There are scenes that are memorable. This includes the modesty of then-Foreign Minister Karin Kneissl to Russian President Vladimir Putin. The message in this picture: kneeling in front of the strong man in Moscow – Kneissl tenses.
It is emblematic of Austria’s official and unofficial policy towards Russia. When it comes to sanctions, Austria has been on the brakes at EU level in recent years. Putin appreciated that, and that is probably why he accepted the invitation to the wedding of the Foreign Minister nominated by the FPÖ in 2018.
That this image of the Knicks became known at all is thanks to the Russian state radio RT, which made a propaganda film: Putin and the Festival of Love in Styria – how touching! The screenshot with curtsey found its way to the public because the Austrian news agency APA at the time was only allowed to use one image and took a stand on the image of the dancing couple Putin-Kneissl. It is also symbolic.
Not a word from the former foreign minister about the war
Kneissl is a regular guest of this very state-owned television company, which Germany has revoked its broadcasting license and which is still being introduced into the Viennese television cable network. The 57-year-old Viennese sits on the board of the Russian oil company Rosneft and acts – war or not – as Putin’s propagandist; Always indicted on RT as a former foreign minister.
This week, she analyzed that Putin’s recognition of the separatist territories in Ukraine was a “completely normal process.” Kneissl posted his TV appearance on Thursday on his Twitter account: Not a word about the war, but understanding of Moscow’s “deep distrust” of the West, which does not have to worry about gas supplies. Russia has always seen itself “as a reliable supplier”, “it is not yet a dramatic situation”. Simply interrupting the negotiations “does not help either”. Her appeal: “Diplomacy is to keep talking in any case.”
You feel like you’re in the wrong movie. The feeling of being ashamed of others is reinforced by statements from other Austrians who understand Putin. As recently as this week, Christoph Leitl, chairman of the Chamber of Commerce for many years and co-chair of an Austro-Russian forum to strengthen bilateral relations, spoke out against sanctions and became lyrical about the “genius political chess player” Putin.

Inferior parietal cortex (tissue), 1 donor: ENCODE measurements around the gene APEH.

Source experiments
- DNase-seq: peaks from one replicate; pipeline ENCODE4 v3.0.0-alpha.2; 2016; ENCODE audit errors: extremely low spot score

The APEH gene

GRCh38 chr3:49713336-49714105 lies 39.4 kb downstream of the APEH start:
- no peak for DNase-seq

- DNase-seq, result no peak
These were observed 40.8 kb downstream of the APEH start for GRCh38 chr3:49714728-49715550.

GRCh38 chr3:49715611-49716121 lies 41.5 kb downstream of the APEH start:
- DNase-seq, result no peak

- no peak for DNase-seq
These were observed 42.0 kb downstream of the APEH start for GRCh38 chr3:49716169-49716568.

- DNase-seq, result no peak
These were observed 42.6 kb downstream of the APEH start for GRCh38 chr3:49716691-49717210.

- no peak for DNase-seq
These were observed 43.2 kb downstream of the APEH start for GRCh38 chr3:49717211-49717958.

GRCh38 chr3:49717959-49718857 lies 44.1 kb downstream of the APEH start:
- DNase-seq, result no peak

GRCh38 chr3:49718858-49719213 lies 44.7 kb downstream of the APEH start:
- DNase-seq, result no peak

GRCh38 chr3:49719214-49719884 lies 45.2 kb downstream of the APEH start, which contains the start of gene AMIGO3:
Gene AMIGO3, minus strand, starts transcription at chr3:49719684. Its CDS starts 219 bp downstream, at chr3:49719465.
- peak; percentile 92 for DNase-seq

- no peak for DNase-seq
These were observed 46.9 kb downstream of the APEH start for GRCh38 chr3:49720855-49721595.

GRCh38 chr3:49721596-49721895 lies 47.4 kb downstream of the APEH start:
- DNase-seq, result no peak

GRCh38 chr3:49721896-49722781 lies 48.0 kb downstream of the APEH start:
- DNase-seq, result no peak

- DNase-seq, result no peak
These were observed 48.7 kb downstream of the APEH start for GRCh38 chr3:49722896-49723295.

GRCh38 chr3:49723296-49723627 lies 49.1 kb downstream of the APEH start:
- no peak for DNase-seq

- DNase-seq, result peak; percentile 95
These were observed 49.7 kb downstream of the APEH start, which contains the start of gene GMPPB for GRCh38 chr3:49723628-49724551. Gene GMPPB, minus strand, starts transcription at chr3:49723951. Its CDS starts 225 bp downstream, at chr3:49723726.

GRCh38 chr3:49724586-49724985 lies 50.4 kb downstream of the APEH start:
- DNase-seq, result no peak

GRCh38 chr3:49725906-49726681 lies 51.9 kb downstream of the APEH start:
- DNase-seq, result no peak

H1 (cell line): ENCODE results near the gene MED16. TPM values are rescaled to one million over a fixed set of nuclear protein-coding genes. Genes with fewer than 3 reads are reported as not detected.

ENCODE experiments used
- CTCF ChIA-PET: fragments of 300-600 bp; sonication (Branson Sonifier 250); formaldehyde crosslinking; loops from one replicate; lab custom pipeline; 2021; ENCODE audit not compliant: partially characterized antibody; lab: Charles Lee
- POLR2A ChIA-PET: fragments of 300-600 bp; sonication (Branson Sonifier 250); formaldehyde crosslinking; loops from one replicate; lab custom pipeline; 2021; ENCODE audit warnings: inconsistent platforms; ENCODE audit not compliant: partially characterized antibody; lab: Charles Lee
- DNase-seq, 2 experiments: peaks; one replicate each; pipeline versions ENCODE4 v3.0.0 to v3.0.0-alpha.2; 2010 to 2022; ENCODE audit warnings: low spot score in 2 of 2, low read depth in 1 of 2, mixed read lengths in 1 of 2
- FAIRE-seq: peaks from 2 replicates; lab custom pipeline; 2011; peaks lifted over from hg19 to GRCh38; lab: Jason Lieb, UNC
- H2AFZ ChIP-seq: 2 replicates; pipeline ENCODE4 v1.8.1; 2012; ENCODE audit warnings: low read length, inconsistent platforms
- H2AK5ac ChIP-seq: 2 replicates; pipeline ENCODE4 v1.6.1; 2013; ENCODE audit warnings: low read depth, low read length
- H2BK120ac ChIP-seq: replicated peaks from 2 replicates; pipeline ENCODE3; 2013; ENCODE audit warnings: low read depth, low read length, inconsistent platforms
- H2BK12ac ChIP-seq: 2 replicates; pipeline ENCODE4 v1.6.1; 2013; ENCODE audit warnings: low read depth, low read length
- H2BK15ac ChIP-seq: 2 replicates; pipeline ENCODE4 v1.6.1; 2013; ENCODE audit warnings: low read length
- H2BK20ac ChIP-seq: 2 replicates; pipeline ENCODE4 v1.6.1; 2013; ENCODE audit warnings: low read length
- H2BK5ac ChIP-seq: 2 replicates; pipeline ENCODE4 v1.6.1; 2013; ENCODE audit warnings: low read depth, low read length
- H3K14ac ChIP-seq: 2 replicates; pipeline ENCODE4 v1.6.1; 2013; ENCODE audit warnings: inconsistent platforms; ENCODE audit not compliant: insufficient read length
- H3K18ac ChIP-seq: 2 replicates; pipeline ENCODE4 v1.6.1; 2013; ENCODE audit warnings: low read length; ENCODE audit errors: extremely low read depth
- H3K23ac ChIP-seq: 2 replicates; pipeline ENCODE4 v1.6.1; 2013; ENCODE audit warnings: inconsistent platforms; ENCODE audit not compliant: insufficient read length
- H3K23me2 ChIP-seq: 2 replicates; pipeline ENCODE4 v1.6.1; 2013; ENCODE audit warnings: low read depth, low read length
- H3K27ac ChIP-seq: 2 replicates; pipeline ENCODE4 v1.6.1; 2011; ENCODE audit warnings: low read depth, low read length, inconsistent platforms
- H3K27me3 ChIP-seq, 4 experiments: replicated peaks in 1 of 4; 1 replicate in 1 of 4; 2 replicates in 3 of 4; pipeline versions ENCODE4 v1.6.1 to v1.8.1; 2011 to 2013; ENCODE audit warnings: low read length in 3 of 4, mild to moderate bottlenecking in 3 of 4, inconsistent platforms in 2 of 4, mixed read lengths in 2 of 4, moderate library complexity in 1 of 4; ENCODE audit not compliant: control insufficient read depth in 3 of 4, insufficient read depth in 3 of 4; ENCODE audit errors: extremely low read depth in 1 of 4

Or the former chancellor Wolfgang Bowl (ÖVP), who does not want to give up his seat on the board of the oil company Lukoil – with the outrageous argument that the company is listed on the London Stock Exchange and not a state-owned company. .
It would be unthinkable if the FPÖ were still in the federal government
We know that Schüssel’s successor, Alfred Gusenbauer (SPÖ), does business in the East, but not exactly which – if in doubt, he can not even remember where the money comes from. In any case, former Chancellor Christian Kern (SPÖ), unlike Gerhard Schröder in Germany, drew consequences. Kern withdrew with regret, but nonetheless as a member of the Supervisory Board of the Russian State Railways, because it had become “part of wartime logistics”.
After all, the current turquoise green government supported the sanctions imposed at EU level, without a hitch or not. From the chancellor to the deputy chancellor to the foreign minister, there were clear statements against the aggressor Putin. Thanks to the Ibiza affair – it is inconceivable that the FPÖ would still be in government.
It is time for Austria to fundamentally redefine its relations with Russia. It is not only embarrassing, but also a disgrace that former politicians are being exploited by Putin and being paid for it. Because there is money that stinks.
This column also appears in Austria Newsletterwhich brings together the reporting on Austria in SZ. Sign up for free here.